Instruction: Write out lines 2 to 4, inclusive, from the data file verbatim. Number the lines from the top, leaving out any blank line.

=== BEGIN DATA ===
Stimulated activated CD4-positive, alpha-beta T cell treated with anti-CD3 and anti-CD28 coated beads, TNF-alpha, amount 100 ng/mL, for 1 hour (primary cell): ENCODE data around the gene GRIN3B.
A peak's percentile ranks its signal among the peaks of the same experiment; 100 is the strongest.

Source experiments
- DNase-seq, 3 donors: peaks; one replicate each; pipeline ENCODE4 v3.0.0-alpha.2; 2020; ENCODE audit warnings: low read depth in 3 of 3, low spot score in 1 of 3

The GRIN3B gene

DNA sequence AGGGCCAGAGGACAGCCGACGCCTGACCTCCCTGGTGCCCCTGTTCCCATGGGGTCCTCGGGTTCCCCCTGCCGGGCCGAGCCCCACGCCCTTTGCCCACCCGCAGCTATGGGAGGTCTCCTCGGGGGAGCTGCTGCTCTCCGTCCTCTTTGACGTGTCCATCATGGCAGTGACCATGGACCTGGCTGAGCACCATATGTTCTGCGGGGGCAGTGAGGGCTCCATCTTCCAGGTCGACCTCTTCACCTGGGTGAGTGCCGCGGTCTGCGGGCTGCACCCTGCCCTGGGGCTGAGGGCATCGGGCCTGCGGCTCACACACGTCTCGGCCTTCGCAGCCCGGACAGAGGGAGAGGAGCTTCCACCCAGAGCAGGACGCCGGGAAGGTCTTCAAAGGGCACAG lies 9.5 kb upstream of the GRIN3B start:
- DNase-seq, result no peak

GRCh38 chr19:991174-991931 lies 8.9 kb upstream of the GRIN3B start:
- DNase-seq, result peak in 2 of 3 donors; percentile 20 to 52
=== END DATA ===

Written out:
A peak's percentile ranks its signal among the peaks of the same experiment; 100 is the strongest.

Source experiments
- DNase-seq, 3 donors: peaks; one replicate each; pipeline ENCODE4 v3.0.0-alpha.2; 2020; ENCODE audit warnings: low read depth in 3 of 3, low spot score in 1 of 3